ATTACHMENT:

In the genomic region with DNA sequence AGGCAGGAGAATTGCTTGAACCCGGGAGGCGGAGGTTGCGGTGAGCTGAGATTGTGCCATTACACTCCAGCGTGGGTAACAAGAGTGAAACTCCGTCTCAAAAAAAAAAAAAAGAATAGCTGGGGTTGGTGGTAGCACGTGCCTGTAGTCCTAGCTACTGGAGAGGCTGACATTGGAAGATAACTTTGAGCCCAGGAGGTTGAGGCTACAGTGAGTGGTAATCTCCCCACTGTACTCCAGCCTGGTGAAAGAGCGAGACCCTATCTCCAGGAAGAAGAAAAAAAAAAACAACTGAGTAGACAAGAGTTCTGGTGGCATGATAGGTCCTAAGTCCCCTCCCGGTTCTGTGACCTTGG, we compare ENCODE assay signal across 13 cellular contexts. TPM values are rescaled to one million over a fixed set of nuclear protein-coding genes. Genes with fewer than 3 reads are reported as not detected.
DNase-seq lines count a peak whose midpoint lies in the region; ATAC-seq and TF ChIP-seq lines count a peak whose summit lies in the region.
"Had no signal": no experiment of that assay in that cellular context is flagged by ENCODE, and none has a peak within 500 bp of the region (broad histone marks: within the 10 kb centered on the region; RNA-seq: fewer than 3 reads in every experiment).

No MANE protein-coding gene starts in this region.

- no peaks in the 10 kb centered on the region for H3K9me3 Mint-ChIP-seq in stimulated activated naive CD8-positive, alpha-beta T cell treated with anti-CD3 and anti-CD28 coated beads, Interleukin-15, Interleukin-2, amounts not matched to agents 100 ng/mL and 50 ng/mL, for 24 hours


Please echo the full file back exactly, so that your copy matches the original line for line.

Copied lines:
In the genomic region with DNA sequence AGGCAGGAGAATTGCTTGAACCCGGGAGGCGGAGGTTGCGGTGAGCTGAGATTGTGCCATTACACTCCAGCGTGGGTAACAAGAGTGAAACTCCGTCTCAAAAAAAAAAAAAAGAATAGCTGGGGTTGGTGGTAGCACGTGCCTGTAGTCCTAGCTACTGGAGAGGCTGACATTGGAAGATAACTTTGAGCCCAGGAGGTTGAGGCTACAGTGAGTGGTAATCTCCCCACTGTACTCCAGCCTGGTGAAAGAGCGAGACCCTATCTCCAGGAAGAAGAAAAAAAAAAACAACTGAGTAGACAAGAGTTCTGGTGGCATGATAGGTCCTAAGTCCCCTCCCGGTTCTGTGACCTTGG, we compare ENCODE assay signal across 13 cellular contexts. TPM values are rescaled to one million over a fixed set of nuclear protein-coding genes. Genes with fewer than 3 reads are reported as not detected.
DNase-seq lines count a peak whose midpoint lies in the region; ATAC-seq and TF ChIP-seq lines count a peak whose summit lies in the region.
"Had no signal": no experiment of that assay in that cellular context is flagged by ENCODE, and none has a peak within 500 bp of the region (broad histone marks: within the 10 kb centered on the region; RNA-seq: fewer than 3 reads in every experiment).

No MANE protein-coding gene starts in this region.

- no peaks in the 10 kb centered on the region for H3K9me3 Mint-ChIP-seq in stimulated activated naive CD8-positive, alpha-beta T cell treated with anti-CD3 and anti-CD28 coated beads, Interleukin-15, Interleukin-2, amounts not matched to agents 100 ng/mL and 50 ng/mL, for 24 hours